GLIDE showcase
GLIDE showcase
GLIDE showcase

About the Project

Lighting design is of high importance in pipelines for the creation of three-dimensional environments for cinematic computer graphics, video games and architectural design, including the energy-efficient design of buildings. Typically, this is an iterative manual process involving the placement and configuration of luminaries and the modification of geometry, in a trial-and-error basis. The complexity of the process has led to the research of automatic methods for determining the optimal configuration of luminaries (Inverse Lighting Problem - ILP), and geometry (Inverse Geometry Problem - IGP), given a set of specific illumination goals and constraints. The Opening Design constitutes one of the most important sub-problems of the IGP, aiming at the determination of openings on the geometry, such as windows or skylights, in order to optimize the contribution of the environment lighting to the illumination of the 3D environment.

Based on the open problems and restrictions of each application area, the common underlying theory, the shared demand for interactivity and the advances in GPU-based global-illumination techniques, GLIDE aimed at integrating the lighting design early on in the modelling process, so that interactive goal-driven lighting and geometry editing can happen seamlessly and simultaneously, for full-scale dynamic environments and with no pre-compotation steps, thus offering an entire new range of creative possibilities and tools to the artist, architect and designer. To this end, in the GLIDE project we attempted to address the two major sub-problems of inverse rendering, i.e. IGP and ILP, by discovering new, efficient and more accurate ways to model and solve them, while dispensing with any pre-computation and view-dependency constraints.

For the inverse lighting problem, we investigated a general and automatic approach, which enables the rapid positioning and emittance estimation of point light sources in arbitrary 3D environments and results in plausible and efficient lighting solutions, given the desired target illumination at arbitrary locations in the environment. Furthermore, additional user constraints can limit the placement of light sources only at specific distances from the geometry or at given partitions of the 3D model and even impose energy minimization or lighting uniformity, rendering the approach ideal for energy-efficient architectural design. To this end, we employed a special hierarchical light clustering that overcomes limitations of previous approaches in environments with high occlusion or structural complexity.

For the problem of opening design, a novel method was devised that determines the number, location and shape of the openings, given the designer's desired illumination at various locations in a 3D environment as well as other constraints such as atmospheric conditions and time intervals of interest, or which surfaces are candidates for bearing openings. The desired illumination can be provided as specific irradiance levels or uniform lighting within certain irradiance bounds. The method operates by virtually "dicing" the candidate surfaces for openings in a non-destructive manner and optimizing the contribution of each one of the discrete elements. The results are further consolidated to form architecturally plausible (e.g. rectangular) openings. Due to the generic and physically-correct underlying lighting evaluation processes, the natural constraints and the inclusion of realistic outdoor lighting conditions, our method is suitable for the design of energy-efficient buildings.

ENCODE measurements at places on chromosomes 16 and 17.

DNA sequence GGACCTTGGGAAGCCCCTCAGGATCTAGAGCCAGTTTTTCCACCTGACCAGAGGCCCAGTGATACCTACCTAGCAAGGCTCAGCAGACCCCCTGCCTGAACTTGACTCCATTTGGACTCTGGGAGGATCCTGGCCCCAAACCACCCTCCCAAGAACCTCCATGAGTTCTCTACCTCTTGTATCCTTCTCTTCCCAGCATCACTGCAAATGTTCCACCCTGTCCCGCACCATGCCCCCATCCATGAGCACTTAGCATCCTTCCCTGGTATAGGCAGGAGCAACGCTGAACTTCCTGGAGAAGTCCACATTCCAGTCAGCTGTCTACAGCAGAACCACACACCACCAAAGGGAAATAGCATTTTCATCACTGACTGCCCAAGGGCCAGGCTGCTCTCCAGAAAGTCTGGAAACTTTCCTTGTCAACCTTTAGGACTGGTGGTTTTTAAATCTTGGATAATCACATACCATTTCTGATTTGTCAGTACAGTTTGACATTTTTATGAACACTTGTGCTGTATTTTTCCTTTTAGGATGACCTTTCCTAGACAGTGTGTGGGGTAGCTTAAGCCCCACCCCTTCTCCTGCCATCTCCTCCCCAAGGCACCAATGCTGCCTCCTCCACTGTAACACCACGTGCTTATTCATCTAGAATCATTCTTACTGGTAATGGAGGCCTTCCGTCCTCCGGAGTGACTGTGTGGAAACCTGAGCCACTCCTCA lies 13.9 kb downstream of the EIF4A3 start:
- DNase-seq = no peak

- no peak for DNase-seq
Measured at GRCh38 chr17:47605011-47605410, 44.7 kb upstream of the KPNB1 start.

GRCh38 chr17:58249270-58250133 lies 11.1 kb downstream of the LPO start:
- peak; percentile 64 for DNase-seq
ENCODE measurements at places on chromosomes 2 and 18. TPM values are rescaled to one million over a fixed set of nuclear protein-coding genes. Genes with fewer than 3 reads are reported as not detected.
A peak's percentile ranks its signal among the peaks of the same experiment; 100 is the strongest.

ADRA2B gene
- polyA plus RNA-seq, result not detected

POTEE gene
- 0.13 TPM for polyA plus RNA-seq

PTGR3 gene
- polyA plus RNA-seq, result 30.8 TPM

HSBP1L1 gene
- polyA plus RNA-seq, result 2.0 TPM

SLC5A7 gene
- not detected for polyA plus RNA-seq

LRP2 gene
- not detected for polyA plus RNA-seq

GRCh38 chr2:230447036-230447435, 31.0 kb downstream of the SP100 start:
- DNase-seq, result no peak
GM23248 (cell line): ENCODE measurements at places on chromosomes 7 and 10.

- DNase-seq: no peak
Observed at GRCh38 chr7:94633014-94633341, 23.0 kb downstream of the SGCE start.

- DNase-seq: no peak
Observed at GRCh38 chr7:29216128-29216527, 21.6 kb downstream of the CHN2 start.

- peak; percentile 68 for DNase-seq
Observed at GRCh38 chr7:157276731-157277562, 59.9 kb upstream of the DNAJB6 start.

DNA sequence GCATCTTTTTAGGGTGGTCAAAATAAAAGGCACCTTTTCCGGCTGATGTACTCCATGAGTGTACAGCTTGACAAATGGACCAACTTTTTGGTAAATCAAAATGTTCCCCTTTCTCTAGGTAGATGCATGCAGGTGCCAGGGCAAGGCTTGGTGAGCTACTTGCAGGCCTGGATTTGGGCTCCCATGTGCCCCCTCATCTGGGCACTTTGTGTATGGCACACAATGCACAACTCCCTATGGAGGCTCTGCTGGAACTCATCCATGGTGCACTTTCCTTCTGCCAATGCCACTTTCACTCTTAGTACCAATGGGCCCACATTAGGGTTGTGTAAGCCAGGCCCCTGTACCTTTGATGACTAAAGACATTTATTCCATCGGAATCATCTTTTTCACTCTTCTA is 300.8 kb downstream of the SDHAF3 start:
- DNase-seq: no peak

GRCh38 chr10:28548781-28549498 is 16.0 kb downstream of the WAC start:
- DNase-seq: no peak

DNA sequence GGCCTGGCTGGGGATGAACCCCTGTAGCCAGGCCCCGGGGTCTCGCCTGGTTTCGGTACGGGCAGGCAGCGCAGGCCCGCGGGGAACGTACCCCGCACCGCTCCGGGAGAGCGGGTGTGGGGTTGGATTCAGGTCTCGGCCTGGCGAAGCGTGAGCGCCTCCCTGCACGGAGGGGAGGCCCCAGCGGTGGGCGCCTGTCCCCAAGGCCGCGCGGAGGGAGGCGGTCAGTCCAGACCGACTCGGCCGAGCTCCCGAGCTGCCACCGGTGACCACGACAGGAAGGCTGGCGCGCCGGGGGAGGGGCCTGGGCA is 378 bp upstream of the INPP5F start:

Finally, for the enabling technology behind the scenes, we investigated fast hardware-accelerated approaches for the physically-correct energy transport and lighting evaluation, in order to bring the heavy computations for the lighting optimization in both problems to practical execution times. To this end, we investigated both established parallel GPU-based techniques and novel rasterization-based ray tracing solutions that bring the full evaluation of lighting at thousands of sampling locations to mere milliseconds, for photorealistic results. In particular, since both the configuration of light sources and the opening design problem imply dynamic geometry and 3D environment setup, we focused our research on the creation of ray tracing techniques for fully dynamic scenes, where every aspect of the environment is constantly re-configured.

GLIDE has been co-financed by the European Union (European Social Fund - ESF) and Greek national funds through the Operational Program ”Education and Lifelong Learning” of the National Strategic Reference Framework (NSRF) - Research Funding Program: ARISTEIA II (grant no.3712). The project ran from February 2014 till October 2015 and resulted in 7 research publications and 1 poster presentation. Preliminary results of our rendering algorithms have been demonstrated at conferences and other public venues and the methodology of the project has been disseminated both at scientific communities and wider public. Demonstration software, videos and source code for various components are also publicly available through the project site.